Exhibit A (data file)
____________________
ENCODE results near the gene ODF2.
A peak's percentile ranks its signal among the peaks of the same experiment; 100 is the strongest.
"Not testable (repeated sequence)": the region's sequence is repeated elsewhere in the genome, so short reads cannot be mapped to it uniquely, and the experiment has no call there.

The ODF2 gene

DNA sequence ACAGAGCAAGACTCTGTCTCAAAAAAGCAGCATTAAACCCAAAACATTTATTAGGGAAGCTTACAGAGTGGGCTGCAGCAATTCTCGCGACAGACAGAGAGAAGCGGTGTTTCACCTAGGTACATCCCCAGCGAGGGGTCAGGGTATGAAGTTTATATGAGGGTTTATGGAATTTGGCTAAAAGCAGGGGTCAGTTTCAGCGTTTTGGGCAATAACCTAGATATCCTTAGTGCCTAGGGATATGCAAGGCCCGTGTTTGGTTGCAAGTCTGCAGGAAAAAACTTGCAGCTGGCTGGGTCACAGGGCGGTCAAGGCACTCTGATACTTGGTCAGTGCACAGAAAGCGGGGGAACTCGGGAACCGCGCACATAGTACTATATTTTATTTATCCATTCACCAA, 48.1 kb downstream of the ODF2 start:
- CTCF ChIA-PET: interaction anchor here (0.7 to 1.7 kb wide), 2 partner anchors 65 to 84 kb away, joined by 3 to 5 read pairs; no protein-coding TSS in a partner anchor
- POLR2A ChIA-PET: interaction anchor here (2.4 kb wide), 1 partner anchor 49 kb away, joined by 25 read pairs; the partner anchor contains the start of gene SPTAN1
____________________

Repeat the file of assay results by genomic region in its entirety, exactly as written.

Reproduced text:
ENCODE results near the gene ODF2.
A peak's percentile ranks its signal among the peaks of the same experiment; 100 is the strongest.
"Not testable (repeated sequence)": the region's sequence is repeated elsewhere in the genome, so short reads cannot be mapped to it uniquely, and the experiment has no call there.

The ODF2 gene

DNA sequence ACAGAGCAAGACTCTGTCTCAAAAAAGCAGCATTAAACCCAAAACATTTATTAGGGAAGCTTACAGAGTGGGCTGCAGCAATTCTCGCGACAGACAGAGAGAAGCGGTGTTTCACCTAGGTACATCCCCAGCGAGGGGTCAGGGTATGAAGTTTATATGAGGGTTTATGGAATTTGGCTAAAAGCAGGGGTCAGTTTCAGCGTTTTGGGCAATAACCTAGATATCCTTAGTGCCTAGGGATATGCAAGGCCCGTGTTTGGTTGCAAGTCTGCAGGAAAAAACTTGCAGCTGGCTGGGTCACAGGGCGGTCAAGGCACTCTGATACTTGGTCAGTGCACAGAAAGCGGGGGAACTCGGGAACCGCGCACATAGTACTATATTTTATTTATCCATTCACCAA, 48.1 kb downstream of the ODF2 start:
- CTCF ChIA-PET: interaction anchor here (0.7 to 1.7 kb wide), 2 partner anchors 65 to 84 kb away, joined by 3 to 5 read pairs; no protein-coding TSS in a partner anchor
- POLR2A ChIA-PET: interaction anchor here (2.4 kb wide), 1 partner anchor 49 kb away, joined by 25 read pairs; the partner anchor contains the start of gene SPTAN1